|Fig 6: Wiffle Tree, which transfers zonal actuator loads into pad loads.||Fig 7: Acoustic Emission (AE) Sensors with preamplifiers located on a wing.|
In-Flight Acoustic Emission (AE)
has been successfully demonstrated on board the DC-XA Delta Clipper Technology Demonstrator (Figure 8) as a Structural Health Management experiment. The AE system utilized was a commercially available unit that was modified for autonomous control and redesignated AEFIS, which stands for Acoustic Emission Flight Instrumentation System. Acoustic Emission (AE) technology shows much promise for meeting new requirements to monitor and feedback information to the on-board vehicle computers about the condition of the structure, fuel tanks and fuel systems. One of the biggest future concerns with space travel is micrometeorite impacts that strike the vehicle as it ascends, descends and travels on-orbit; especially since composite structures are becoming mainstream. With acoustic emission on-board a vehicle, it can passively listen to the structure and locate where the impacts occur. Once an impact has occurred, the system locates the impact and rates the severity of it. After the location is determined, the system performs an Acousto-Ultrasonic (AU) test across the impact area by actively pulsing the AE sensors and capturing the received digitized waveform for comparison to waveforms captured during calibration on the ground. The results of this test are then feed into an Artificial Intelligence (AI) algorithm to give a go/no-go command for re-entry (i.e. if the damage occurs on the ceramic heat shield; thus saving the structure from breakup from a burn-through condition).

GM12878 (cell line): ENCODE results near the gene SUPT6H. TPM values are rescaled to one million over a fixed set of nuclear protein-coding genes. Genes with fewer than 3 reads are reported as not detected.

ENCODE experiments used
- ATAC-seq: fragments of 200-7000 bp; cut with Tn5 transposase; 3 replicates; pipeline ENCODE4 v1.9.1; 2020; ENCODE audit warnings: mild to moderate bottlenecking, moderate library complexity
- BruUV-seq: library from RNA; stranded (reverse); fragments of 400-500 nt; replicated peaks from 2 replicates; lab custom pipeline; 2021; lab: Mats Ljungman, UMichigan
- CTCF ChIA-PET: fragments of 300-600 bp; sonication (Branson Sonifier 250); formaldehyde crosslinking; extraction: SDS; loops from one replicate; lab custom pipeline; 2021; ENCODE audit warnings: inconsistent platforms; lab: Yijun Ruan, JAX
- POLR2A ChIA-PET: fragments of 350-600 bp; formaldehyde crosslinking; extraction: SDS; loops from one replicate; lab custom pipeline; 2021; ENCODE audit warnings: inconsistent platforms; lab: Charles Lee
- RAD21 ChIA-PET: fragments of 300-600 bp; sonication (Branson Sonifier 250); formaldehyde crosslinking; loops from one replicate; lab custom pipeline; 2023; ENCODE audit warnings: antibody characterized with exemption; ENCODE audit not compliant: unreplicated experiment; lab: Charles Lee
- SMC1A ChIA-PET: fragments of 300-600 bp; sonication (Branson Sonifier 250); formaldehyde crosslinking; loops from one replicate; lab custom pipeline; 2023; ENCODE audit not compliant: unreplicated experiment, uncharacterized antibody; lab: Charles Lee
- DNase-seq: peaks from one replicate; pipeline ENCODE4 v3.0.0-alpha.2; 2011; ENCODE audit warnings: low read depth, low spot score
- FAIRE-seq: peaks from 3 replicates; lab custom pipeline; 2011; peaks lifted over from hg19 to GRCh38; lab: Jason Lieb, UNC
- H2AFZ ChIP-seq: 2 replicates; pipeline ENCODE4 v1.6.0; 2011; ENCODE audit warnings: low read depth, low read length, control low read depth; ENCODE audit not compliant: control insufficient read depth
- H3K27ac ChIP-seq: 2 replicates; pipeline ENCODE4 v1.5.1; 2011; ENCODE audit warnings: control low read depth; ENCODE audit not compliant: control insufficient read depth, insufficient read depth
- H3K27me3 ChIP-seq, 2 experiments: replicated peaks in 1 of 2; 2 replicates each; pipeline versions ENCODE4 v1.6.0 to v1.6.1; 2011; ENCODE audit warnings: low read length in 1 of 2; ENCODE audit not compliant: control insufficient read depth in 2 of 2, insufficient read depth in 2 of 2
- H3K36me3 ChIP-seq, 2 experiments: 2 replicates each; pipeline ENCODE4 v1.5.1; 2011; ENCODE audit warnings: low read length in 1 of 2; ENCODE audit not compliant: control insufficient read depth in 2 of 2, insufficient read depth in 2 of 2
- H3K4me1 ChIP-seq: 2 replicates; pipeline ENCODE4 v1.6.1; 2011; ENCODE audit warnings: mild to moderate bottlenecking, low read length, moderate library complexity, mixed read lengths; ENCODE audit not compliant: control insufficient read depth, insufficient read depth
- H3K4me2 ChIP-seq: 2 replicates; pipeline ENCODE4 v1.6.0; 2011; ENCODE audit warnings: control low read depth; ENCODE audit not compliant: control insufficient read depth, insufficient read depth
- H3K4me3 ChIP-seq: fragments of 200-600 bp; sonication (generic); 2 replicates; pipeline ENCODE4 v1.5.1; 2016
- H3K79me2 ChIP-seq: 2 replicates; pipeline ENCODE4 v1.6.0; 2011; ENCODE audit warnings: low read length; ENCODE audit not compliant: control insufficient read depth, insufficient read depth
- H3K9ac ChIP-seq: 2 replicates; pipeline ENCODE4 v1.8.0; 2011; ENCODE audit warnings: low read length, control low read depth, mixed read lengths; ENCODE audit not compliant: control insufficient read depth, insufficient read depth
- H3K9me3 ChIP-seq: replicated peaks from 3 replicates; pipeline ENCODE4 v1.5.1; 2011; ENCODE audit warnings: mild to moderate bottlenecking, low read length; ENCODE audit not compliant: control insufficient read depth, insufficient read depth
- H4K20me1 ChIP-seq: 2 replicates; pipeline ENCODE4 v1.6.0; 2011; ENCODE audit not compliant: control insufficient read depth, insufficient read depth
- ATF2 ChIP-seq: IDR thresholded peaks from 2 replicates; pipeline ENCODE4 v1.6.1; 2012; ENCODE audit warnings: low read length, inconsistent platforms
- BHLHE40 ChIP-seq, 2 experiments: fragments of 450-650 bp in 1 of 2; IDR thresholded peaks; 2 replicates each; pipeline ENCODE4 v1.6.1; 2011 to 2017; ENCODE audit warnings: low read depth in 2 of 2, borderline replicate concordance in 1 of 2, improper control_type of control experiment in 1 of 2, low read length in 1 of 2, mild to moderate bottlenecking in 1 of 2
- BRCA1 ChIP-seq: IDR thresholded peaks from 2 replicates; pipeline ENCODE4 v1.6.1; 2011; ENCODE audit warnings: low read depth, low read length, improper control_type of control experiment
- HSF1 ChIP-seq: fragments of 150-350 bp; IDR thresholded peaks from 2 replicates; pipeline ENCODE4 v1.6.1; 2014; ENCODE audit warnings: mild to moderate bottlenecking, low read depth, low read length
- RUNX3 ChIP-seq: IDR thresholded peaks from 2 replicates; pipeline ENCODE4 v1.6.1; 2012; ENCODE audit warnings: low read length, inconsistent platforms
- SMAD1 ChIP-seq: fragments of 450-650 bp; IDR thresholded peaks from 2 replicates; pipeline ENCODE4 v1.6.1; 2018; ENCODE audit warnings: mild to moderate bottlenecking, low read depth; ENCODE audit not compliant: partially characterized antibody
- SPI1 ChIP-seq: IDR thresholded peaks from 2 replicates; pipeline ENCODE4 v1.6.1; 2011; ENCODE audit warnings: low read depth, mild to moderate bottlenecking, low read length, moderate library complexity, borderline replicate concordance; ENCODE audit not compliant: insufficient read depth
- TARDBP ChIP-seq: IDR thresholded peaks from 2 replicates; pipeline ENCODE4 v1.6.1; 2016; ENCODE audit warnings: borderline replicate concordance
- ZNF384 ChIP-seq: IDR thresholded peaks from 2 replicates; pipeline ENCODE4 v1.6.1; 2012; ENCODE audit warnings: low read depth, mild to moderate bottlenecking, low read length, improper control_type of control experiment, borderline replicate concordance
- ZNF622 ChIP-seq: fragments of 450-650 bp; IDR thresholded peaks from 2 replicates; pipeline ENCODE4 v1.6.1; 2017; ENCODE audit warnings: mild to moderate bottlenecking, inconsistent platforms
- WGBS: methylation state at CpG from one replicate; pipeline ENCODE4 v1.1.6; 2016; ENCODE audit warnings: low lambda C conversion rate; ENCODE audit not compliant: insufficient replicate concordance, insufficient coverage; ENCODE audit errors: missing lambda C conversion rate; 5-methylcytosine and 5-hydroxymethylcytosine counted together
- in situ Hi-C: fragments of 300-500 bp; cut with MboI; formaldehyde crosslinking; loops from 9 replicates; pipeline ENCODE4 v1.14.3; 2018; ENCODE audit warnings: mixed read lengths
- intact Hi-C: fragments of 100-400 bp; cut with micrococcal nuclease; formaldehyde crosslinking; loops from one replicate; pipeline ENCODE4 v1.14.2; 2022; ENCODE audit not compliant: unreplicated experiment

As mentioned, AEFIS was designed primarily as a prototype to feedback information about the LH2 tank structure and the operating environment within a rocket such as temperature limits, vibration, and background noise and other technical challenges such as:
|Fig 8: DC-XA Technology Demonstrator Rocket.||Fig 9: Location of AEFIS and AE Sensors.|
The AEFIS unit was developed over a six month period by using as many off-the-shelf products as possible. The final configuration was mounted inside the vehicle to one of the landing leg struts and was linked to the AE sensors on the LH2 tank by cables and in-line preamplifiers (Figure 9). The unit used a ruggedized industrial PC case with a back-plane CPU, (2) PAC AEDSP 32/16 AE boards, a 24VDC power supply for use with vehicle power and a solid state hard drive. The final configuration measured 6.5" x 9.5" x 15.5" and weighed ~23 pounds and incorporated no moving parts (Figure 10). The software was also derived from standard software, which allowed many choices during setup with the added features of autonomous control, self check capability, system status I/O and upload/download capability through an umbilical link. The umbilical link was used to upload new test configurations and download test data from and to a notebook computer through a panel located on the outside of the vehicle.
The sensors used were also off-the-shelf products and consisted of three different types. These sensors were selected for their frequency response, size, sensitivity and their ability to withstand the harsh temperature and vibration fluctuations within the rocket during fuel loading, flight and landing. Figure 11 shows two of the three sensors and their respective size.
|Fig 10: (4) Channel AEFIS Unit. A recent upgrade has brought the unit up to 6 channel system.||Fig 11: Acoustic Emission Sensors|